Piece by piece an article of clothing came off of her body. The water was ice cold. She wasn’t accustomed to taking cold showers, but it had been placed on her spirit that day to forego the heat and immerse herself in cold. She braced herself as she stepped in front of the cold stream. No need to ease in, just do it. The low temperature shocked her senses. Her mouth opened to let out a cry, but her voice was frozen. As spontaneously as she had decided to take a cold shower that morning, she had thrown all caution to the wind and quit her comfortable, yet boring job and her pursuit of her college degree for the sole purpose of traveling. She was neither a mother nor a wife, so she was obligated to no one. She lived through her parents existing paycheck to paycheck during her childhood and had only recently ended her own cycle of debt. How reckless was it that she stopped working now when she had just claimed a hard-fought victory over steady bills? There was an island somewhere calling her name. Perhaps she could find her living as a photographer capturing the most precious sights in the natural world. Or perhaps she could pick up skills and learn a trade, create a new identity. Whatever happened, it wouldn’t matter. Neither poverty, nor the rat race would keep her in routine. Now, she just had to fund it.
She didn’t want to do too much and go off the deep end. There was always the possibility of there being no reciprocity, as her personal history had taught her. When she liked, she liked and when she loved, she loved. And as she sealed the envelope of both her fate and her last payment on her credit card which she would shortly max out again to invest in a stranger’s business she thought about how foolishly she was probably behaving for a stranger. A stranger who probably barely knew she existed. But, she knew the stranger. She saw into the stranger and in the stranger she saw herself. She knew herself and her capabilities. She saw herself living vicariously through the stranger’s success and in order for her to live it, she had to invest in it. She knew her strengths. She knew her weaknesses. She pursued her own path, but there’s always that part of her that wonders “What if?” and the stranger answered. So, while pursuing what she believes is her path, she keeps tabs on another in hopes for success in both. In doing so, her dreams are not left as dreams, but are dreams realized.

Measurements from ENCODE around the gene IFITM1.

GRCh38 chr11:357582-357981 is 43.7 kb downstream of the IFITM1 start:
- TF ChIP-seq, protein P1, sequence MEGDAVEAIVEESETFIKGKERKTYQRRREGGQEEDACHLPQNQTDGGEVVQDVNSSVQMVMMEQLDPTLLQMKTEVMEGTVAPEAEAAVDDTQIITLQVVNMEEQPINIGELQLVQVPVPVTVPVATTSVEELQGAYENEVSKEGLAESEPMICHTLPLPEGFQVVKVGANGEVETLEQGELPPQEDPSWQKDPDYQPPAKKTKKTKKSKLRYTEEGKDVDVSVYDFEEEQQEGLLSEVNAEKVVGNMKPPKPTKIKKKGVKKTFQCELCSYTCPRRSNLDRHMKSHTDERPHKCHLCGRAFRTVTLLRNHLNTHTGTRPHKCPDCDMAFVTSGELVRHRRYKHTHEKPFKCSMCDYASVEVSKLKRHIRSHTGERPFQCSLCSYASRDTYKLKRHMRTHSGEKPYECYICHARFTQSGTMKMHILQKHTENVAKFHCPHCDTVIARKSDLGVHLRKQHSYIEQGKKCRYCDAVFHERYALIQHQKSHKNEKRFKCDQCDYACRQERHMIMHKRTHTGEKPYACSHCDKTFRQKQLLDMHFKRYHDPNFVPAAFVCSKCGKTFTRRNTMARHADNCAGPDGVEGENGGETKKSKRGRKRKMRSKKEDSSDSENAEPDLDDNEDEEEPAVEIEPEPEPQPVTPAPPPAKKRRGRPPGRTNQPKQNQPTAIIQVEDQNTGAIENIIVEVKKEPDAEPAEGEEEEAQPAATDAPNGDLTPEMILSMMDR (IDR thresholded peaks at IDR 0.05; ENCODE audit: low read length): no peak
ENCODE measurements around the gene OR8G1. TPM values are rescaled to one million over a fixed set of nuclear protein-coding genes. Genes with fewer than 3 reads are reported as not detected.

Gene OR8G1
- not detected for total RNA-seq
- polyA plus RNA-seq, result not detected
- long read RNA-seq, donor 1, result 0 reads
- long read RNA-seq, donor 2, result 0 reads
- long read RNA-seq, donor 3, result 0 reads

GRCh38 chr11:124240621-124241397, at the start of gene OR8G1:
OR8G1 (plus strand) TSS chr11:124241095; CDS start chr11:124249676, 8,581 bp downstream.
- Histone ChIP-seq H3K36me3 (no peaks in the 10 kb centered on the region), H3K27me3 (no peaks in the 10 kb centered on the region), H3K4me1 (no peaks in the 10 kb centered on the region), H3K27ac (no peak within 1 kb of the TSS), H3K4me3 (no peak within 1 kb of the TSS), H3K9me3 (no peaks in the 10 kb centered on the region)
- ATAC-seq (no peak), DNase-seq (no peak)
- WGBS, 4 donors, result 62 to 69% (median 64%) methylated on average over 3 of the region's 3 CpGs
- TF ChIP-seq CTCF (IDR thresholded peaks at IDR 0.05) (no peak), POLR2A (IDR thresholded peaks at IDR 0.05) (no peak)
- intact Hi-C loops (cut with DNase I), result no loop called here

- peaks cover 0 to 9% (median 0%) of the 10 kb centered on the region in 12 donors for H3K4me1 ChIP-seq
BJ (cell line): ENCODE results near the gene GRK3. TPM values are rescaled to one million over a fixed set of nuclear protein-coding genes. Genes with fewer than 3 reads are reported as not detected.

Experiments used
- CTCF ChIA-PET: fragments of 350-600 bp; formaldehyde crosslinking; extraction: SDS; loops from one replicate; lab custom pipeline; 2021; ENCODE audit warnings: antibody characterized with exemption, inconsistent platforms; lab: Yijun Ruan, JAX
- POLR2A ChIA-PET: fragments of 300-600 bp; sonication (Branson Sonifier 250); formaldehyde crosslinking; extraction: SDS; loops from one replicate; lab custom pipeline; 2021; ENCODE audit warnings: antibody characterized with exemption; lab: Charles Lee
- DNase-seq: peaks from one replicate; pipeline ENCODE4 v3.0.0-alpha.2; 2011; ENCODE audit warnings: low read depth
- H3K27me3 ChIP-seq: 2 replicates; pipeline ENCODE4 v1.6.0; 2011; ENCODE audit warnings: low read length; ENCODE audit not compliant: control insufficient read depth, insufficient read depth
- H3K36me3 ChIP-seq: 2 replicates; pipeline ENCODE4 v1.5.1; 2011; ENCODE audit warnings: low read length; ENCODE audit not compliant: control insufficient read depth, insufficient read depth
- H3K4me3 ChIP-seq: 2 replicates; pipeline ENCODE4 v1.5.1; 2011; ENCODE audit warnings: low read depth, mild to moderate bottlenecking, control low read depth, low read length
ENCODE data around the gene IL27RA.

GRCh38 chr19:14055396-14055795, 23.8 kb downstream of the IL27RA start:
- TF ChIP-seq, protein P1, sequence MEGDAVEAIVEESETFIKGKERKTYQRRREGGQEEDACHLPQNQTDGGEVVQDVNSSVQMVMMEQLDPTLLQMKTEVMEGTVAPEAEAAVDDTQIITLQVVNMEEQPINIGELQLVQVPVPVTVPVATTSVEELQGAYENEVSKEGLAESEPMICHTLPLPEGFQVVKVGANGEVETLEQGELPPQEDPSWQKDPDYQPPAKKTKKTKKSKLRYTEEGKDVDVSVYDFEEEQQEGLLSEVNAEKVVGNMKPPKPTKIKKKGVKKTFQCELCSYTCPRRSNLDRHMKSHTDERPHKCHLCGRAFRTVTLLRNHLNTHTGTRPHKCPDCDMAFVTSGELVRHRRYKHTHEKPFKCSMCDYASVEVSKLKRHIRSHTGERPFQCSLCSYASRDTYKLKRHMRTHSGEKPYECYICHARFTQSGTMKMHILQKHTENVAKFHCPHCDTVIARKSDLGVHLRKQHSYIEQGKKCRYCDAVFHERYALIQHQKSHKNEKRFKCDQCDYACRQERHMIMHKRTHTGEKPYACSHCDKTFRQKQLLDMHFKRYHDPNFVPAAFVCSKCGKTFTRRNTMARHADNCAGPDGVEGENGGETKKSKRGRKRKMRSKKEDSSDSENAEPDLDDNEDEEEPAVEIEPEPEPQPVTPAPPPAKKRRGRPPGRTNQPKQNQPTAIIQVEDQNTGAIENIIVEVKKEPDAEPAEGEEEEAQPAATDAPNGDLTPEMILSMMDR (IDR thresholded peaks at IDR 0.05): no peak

“Don’t call me. Don’t text me. Don’t email me. Don’t come by my house. Delete me from all of your social media and forget you ever met me,” I said as I looked him in the eye.
“So, it’s like that,” He responded trying not to sound defeated.
I couldn’t do it anymore. I just could not take it. A year of my life has passed and I can never get that back. I told myself I wouldn’t struggle like this for anyone else ever again. Even my son wouldn’t get a pass because I had given away what I felt was the best part of me. Now my bags were packed, my son was in the backseat and there was only one thing standing in the way of me driving off into the sunset and starting our lives over wherever we stopped, which hopefully would be at least two states away.Read More »